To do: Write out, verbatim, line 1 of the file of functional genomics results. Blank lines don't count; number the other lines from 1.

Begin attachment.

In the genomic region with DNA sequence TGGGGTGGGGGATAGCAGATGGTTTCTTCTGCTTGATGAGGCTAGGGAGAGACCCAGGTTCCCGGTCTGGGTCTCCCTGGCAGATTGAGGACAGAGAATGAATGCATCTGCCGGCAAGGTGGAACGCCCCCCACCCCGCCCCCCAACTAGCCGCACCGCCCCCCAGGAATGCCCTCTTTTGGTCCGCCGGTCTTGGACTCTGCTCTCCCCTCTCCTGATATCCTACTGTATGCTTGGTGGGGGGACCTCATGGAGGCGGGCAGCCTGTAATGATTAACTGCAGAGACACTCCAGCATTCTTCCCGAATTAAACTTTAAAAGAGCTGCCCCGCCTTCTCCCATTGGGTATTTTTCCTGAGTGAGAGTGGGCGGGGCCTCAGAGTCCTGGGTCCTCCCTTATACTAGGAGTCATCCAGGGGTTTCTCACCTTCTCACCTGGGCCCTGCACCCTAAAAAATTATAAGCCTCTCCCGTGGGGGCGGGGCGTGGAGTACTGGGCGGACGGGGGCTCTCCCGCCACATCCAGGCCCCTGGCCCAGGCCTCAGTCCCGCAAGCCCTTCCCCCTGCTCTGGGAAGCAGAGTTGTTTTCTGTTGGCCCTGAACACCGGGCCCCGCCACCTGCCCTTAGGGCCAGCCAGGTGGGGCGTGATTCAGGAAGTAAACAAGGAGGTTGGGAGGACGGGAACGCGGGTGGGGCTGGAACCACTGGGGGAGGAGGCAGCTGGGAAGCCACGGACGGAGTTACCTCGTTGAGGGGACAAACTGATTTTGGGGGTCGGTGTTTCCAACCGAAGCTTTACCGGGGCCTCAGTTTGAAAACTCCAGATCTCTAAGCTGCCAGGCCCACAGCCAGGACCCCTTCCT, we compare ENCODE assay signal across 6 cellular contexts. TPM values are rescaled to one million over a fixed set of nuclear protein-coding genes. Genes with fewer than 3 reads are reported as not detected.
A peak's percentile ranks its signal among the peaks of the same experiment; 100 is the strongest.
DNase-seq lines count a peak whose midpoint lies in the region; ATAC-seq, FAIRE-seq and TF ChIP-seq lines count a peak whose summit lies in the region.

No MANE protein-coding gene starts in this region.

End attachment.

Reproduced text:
In the genomic region with DNA sequence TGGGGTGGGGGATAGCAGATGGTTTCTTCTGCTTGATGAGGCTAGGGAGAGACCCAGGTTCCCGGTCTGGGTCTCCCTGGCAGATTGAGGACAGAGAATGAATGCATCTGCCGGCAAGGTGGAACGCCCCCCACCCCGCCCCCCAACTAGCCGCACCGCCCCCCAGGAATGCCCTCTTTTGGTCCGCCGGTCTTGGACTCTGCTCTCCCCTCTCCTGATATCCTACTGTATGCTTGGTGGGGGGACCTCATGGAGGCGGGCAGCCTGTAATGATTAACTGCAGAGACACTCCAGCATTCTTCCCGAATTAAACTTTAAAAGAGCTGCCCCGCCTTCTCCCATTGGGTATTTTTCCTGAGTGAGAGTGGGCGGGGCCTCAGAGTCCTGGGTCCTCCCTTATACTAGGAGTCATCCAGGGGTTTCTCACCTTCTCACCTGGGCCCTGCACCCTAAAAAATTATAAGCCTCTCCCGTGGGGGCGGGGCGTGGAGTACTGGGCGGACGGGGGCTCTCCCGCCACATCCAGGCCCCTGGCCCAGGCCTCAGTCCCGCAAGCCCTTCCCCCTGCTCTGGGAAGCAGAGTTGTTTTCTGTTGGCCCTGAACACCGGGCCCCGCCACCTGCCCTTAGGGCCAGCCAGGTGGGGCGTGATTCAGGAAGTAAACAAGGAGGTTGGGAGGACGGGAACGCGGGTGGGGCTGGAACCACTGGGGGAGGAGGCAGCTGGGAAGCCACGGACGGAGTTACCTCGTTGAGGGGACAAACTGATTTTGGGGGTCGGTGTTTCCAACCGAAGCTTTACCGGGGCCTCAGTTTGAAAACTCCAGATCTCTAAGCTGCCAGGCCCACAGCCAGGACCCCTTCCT, we compare ENCODE assay signal across 6 cellular contexts. TPM values are rescaled to one million over a fixed set of nuclear protein-coding genes. Genes with fewer than 3 reads are reported as not detected.